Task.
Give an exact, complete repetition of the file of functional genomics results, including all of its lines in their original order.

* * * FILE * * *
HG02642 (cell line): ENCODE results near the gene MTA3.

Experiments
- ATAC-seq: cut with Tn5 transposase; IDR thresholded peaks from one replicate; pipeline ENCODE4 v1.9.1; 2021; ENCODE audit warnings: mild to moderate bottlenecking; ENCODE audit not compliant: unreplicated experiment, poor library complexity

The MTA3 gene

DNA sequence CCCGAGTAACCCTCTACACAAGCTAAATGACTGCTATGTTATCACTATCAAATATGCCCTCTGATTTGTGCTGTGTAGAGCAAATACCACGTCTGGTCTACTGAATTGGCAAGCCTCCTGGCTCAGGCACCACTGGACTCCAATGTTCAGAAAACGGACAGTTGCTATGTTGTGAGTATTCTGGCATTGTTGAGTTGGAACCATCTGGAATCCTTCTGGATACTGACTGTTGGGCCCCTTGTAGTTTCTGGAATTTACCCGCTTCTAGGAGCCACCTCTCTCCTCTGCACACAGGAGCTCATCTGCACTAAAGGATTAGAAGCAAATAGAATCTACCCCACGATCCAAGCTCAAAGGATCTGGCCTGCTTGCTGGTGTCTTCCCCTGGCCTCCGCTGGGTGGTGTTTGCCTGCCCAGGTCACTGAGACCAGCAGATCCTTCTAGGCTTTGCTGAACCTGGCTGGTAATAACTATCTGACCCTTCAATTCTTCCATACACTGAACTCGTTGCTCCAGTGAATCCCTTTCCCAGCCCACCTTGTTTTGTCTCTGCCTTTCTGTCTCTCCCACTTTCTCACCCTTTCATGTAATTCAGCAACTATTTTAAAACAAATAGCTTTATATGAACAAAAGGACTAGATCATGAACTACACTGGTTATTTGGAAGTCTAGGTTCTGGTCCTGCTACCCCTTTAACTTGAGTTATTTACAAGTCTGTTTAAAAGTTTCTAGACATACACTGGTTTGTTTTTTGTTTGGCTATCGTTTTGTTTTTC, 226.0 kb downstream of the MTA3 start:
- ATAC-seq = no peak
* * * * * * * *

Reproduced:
HG02642 (cell line): ENCODE results near the gene MTA3.

Experiments
- ATAC-seq: cut with Tn5 transposase; IDR thresholded peaks from one replicate; pipeline ENCODE4 v1.9.1; 2021; ENCODE audit warnings: mild to moderate bottlenecking; ENCODE audit not compliant: unreplicated experiment, poor library complexity

The MTA3 gene

DNA sequence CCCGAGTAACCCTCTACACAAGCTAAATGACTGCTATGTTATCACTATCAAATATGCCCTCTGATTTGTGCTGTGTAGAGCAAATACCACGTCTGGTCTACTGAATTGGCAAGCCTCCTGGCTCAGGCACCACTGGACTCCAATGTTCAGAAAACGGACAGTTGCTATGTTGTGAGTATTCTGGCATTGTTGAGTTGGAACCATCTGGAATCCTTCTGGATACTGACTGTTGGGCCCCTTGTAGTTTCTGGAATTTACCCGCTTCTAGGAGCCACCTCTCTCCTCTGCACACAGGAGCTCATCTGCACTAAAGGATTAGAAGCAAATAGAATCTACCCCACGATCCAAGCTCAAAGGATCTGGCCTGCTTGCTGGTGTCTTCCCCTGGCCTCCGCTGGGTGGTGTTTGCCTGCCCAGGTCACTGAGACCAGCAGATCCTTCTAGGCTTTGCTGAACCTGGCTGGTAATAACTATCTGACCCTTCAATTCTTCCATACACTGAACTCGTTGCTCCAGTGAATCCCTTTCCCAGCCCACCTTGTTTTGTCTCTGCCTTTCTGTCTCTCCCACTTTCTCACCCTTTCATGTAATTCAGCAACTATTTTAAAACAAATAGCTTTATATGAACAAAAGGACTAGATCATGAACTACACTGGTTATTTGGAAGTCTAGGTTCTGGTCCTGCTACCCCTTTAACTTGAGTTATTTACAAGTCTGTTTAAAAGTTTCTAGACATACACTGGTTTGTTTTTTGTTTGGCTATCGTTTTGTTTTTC, 226.0 kb downstream of the MTA3 start:
- ATAC-seq = no peak